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The Senate Judiciary Committee is primed to vote Thursday on Nina Pillard's prospective nomination to one of three seats left vacant on the D.C. Circuit bench.
Pillard has already been subjected to a good deal of examination by the Committee in the months since her nomination, and according to The Hoya, her views on sex education and reproductive rights have conservatives worried.
As Pillard prepares to face the Committee for its final vote, will her political views be her undoing?
Heavy-hitters From Both Sides of the Aisle
A vocal opponent of Pillard's during her Committee hearings, Senator Chuck Grassley (R-IA) stands as an imposing force against Pillard reaching a full vote before Congress.
Sen. Grassley is also opposed to appointing any more judges to the D.C. Circuit -- which he sees as underworked -- so he's likely not to be in her corner when the vote comes. He is also so incensed with Pillard's testimony at the Committee hearings, he's used it to vet other nominees' views on reproductive rights.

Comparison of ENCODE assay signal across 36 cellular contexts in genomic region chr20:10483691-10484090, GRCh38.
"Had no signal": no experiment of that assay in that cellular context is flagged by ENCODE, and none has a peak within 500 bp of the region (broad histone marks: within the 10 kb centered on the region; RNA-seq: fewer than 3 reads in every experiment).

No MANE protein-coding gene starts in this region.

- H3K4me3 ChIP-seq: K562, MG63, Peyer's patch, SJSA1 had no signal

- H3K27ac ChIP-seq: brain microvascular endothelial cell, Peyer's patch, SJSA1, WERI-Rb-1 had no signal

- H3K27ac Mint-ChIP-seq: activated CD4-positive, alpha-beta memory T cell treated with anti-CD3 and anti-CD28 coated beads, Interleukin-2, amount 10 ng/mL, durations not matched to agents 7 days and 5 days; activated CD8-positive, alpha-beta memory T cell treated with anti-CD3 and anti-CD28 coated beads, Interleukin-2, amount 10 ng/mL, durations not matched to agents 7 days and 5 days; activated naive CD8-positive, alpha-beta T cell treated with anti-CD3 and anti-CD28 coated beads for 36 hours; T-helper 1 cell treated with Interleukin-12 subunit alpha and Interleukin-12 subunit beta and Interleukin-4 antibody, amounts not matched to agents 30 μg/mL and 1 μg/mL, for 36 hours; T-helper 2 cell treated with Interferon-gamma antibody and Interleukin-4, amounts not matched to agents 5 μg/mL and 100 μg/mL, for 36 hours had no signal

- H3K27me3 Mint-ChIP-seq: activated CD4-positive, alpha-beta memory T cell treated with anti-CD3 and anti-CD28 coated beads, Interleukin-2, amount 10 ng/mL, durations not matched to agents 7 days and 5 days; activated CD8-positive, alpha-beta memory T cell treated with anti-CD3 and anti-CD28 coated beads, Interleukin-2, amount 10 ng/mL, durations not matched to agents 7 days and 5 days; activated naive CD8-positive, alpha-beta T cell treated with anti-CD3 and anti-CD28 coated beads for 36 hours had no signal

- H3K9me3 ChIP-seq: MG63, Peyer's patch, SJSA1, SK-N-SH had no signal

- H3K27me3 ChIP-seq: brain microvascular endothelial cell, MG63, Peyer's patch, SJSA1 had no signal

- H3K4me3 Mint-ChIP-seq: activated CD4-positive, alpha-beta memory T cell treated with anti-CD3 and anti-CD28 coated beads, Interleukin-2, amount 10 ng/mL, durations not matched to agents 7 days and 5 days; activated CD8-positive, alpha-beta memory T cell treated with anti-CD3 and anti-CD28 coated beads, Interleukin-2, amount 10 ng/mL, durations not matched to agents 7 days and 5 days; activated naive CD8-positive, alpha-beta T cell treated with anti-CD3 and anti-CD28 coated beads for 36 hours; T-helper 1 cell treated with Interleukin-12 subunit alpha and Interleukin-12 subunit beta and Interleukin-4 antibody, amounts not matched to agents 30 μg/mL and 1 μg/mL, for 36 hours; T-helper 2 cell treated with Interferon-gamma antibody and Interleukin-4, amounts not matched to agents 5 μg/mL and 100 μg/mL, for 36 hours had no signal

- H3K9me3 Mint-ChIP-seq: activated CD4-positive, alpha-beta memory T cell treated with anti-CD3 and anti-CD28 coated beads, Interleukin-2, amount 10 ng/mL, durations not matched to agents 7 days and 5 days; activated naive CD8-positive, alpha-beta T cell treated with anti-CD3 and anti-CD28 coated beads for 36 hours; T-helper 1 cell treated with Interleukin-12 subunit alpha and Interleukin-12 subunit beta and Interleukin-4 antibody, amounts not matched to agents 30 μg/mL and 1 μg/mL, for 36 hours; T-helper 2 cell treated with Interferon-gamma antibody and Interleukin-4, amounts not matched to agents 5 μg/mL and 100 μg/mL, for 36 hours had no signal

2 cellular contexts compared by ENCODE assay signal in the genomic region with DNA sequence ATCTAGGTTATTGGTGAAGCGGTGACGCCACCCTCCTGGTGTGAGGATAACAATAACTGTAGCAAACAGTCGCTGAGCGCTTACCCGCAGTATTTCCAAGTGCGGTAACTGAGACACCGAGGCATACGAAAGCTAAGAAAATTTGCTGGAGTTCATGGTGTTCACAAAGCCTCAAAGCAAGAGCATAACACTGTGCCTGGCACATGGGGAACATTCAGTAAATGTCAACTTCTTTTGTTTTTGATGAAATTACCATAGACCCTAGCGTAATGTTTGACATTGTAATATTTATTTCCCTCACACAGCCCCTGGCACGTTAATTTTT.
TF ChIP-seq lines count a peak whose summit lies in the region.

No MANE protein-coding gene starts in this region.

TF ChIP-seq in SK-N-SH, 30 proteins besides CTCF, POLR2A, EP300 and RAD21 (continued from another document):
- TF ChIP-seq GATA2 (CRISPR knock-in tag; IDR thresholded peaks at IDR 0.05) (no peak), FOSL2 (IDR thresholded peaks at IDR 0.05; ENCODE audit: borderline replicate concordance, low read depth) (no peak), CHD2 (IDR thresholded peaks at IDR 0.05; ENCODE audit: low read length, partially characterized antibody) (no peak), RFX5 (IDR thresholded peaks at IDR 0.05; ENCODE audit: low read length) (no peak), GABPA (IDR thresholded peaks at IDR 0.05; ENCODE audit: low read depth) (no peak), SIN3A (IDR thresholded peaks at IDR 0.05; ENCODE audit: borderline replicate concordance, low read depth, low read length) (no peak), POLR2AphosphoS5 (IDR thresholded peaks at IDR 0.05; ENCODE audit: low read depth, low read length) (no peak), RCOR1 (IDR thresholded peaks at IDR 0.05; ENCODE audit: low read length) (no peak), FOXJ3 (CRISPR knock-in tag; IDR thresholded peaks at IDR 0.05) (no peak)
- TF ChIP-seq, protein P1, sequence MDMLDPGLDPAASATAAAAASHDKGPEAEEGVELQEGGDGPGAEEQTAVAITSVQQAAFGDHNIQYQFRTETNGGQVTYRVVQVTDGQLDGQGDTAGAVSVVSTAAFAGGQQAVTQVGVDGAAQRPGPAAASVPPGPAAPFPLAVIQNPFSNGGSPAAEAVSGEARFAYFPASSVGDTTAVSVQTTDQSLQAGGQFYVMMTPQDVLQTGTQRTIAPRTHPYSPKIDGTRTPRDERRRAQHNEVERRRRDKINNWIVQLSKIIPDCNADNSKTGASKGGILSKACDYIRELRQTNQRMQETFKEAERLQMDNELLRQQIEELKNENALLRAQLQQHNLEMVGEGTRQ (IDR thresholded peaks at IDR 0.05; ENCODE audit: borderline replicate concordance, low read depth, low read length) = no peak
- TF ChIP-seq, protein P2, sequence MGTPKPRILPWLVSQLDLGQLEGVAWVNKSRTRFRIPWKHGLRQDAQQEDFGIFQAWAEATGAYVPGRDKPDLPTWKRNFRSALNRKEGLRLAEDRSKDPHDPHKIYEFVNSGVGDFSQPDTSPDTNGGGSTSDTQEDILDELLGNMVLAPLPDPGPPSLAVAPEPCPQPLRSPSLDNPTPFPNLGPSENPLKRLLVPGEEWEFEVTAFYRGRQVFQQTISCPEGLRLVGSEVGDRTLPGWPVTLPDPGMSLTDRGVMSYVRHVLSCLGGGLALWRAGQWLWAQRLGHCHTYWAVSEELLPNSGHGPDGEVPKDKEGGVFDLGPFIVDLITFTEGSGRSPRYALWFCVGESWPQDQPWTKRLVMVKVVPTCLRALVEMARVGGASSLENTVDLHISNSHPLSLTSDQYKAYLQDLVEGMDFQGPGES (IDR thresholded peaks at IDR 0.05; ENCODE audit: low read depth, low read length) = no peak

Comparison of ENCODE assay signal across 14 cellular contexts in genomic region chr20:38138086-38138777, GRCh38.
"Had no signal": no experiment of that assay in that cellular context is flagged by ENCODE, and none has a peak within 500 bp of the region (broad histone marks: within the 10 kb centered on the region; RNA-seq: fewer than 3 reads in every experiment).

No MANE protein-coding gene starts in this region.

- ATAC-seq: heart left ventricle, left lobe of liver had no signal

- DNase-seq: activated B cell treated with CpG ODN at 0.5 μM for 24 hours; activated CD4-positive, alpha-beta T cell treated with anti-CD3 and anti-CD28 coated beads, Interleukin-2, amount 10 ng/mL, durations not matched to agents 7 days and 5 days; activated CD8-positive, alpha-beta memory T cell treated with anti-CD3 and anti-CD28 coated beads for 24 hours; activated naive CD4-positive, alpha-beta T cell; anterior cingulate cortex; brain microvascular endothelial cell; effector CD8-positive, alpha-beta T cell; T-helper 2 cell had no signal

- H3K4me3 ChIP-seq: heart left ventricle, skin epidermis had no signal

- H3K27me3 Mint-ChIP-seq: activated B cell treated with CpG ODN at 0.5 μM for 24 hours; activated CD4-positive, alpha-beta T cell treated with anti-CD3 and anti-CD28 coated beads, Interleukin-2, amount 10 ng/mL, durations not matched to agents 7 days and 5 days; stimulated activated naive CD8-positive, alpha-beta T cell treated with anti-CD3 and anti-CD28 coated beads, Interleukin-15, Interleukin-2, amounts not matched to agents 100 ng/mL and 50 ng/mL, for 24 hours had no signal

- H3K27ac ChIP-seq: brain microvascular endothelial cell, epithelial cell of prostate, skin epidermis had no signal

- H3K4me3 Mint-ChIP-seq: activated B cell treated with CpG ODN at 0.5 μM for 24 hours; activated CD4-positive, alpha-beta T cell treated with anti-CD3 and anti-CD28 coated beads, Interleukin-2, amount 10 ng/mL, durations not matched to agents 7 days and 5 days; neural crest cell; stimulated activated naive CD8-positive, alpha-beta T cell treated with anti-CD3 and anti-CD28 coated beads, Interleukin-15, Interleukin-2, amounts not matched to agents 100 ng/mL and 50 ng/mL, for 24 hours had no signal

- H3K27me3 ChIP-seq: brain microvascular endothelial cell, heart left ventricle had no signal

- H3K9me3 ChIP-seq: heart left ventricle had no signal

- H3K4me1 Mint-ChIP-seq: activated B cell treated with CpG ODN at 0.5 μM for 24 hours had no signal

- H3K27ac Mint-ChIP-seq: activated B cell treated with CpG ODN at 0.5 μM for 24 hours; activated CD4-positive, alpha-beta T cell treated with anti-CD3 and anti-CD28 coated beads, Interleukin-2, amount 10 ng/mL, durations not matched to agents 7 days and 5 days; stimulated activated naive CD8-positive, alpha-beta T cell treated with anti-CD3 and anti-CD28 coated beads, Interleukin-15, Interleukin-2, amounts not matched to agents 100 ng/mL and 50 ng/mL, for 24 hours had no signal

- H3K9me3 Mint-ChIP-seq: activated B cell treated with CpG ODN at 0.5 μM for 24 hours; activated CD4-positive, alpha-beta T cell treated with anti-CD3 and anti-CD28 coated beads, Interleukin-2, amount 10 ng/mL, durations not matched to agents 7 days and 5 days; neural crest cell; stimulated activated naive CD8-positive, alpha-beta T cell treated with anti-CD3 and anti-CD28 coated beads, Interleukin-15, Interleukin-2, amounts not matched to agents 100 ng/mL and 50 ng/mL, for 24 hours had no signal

On the other side of the aisle, you have Committee Chairman Sen. Patrick Leahy (D-VT) and Sheldon Whitehouse (D-RI), who may not as easily be drawn into claims that Pillard is a radical feminist. But Jessica Pieklo of RH Reality Check makes the argument that despite Democrats' support of Pillard, her colleagues may still toss her nomination if it means a possible Republican filibuster.
Pillard's Civil Rights Views
Civil rights advocates have noted that Pillard would make a good addition to the D.C. Circuit; the Leadership Conference stated that her pro-bono record and "unbiased approach to the rule of law" make her an excellent candidate for the D.C. bench.
Pillard was also a key player in the landmark Virginia Military Institute (VMI) case, one in which gender equality was advanced over protests about male-dominated school tradition. It may be easy to paint someone like Pillard into the corner of a staunch advocate for women's rights, but so was another former D.C. Circuit judge, current SCOTUS resident Justice Ruth Bader Ginsberg.
If Pillard is as strong a judge as Ginsberg, we should hope she is confirmed.